A pentalogy is a series of five books or individual literary works that are ultimately part of a single, larger story when viewed together. This is similar to a trilogy, which is a work that consists of three volumes, but is typically longer and often takes on a different structure. Such collections can either be written initially with this structure in mind, or may be worked into a single compilation after publication. A pentalogy may also refer to a single written work that is made up of five individual parts, such as an epic poem consisting of five sections or a play written in five acts.
The purpose of a pentalogy is for a long work to be divided into five individual sections, which can be viewed individually as well as within the context of the greater story. This term is similar to the word “trilogy,” which has the prefix “tri-” to indicate three works; while the prefix “penta-” is used to indicate “five,” as seen in a pentagon or five-sided shape. The three volumes of a trilogy naturally lend themselves to a beginning, middle, and end structure, while a pentalogy might have a longer beginning, an extended middle, or a longer epilogue appended to the formal conclusion.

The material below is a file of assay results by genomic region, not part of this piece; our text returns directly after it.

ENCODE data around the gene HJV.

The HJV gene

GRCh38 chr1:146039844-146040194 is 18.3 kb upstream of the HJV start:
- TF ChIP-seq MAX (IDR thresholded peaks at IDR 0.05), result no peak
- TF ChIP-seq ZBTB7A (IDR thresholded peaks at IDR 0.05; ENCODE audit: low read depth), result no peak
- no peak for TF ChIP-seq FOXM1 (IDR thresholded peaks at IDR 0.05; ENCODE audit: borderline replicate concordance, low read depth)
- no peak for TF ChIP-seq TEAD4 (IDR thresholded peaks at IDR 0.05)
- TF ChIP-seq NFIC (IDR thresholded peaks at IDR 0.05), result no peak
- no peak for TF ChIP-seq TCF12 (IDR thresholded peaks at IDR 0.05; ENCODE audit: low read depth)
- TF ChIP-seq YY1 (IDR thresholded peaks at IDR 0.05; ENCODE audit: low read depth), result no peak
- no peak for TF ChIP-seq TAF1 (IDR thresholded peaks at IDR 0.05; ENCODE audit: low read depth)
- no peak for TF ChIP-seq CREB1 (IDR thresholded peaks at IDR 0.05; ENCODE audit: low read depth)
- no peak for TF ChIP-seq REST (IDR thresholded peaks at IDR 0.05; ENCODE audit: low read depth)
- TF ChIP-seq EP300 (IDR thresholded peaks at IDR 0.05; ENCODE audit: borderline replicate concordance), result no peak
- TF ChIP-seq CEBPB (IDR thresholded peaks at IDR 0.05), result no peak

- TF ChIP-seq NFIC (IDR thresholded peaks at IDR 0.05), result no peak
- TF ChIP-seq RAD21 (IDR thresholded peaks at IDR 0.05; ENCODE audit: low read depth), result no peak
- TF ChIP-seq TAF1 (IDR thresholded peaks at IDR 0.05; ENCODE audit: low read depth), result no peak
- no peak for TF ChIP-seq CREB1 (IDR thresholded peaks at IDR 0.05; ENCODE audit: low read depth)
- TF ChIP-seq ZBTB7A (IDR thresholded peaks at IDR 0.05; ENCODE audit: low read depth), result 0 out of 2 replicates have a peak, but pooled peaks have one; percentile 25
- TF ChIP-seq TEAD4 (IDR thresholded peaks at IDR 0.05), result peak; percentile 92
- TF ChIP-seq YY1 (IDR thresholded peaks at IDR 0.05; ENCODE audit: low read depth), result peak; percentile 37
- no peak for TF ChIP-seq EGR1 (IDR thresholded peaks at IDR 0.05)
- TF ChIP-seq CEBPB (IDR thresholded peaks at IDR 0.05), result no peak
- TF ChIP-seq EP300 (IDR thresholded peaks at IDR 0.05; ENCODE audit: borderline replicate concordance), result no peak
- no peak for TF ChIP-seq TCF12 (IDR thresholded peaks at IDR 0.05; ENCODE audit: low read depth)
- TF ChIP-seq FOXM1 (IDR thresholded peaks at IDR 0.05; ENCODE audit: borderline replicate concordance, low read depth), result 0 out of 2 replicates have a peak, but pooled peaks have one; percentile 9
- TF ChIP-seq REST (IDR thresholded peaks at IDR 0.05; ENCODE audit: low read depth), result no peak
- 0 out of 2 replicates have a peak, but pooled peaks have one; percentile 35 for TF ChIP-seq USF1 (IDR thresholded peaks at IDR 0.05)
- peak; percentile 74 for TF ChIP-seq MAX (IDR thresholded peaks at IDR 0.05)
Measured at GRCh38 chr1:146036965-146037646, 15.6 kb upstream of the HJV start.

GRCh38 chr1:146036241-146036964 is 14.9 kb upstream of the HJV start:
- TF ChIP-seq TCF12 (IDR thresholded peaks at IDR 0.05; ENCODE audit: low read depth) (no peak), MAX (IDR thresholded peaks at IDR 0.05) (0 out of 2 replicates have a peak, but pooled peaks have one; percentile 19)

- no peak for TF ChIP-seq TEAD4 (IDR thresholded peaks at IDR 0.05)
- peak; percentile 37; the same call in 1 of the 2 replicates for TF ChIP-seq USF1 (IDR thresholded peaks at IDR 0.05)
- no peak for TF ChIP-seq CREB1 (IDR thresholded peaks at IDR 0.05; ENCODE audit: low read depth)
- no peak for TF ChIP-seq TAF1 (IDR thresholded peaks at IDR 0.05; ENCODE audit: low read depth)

One way in which a pentalogy can come together is for a writer to plan out one long work as five individual pieces. This allows the writer to use each piece to tell a shorter but fully realized story, which ultimately comes together as a much longer narrative work. Such planning and execution can be quite difficult, however, so these works are often assembled after completion. The editor for a writer can bring together five individual stories with common characters or themes to create a single pentalogy, which may be easier to publish, sell, and read.
While a pentalogy can be assembled from five individual works, such as a collection of short novels that make up one longer work, it can also occur as a structure within a longer piece of writing. An epic poem, for example, could be divided into five sections, each containing a fully realized work, which function together to form the entire poem. Plays can also be written as a pentalogy, which typically means that a single play consists of five acts. Each of these acts might tell a story or function fairly well on its own, but the overall narrative can only be fully understood and appreciated when viewed as a complete work.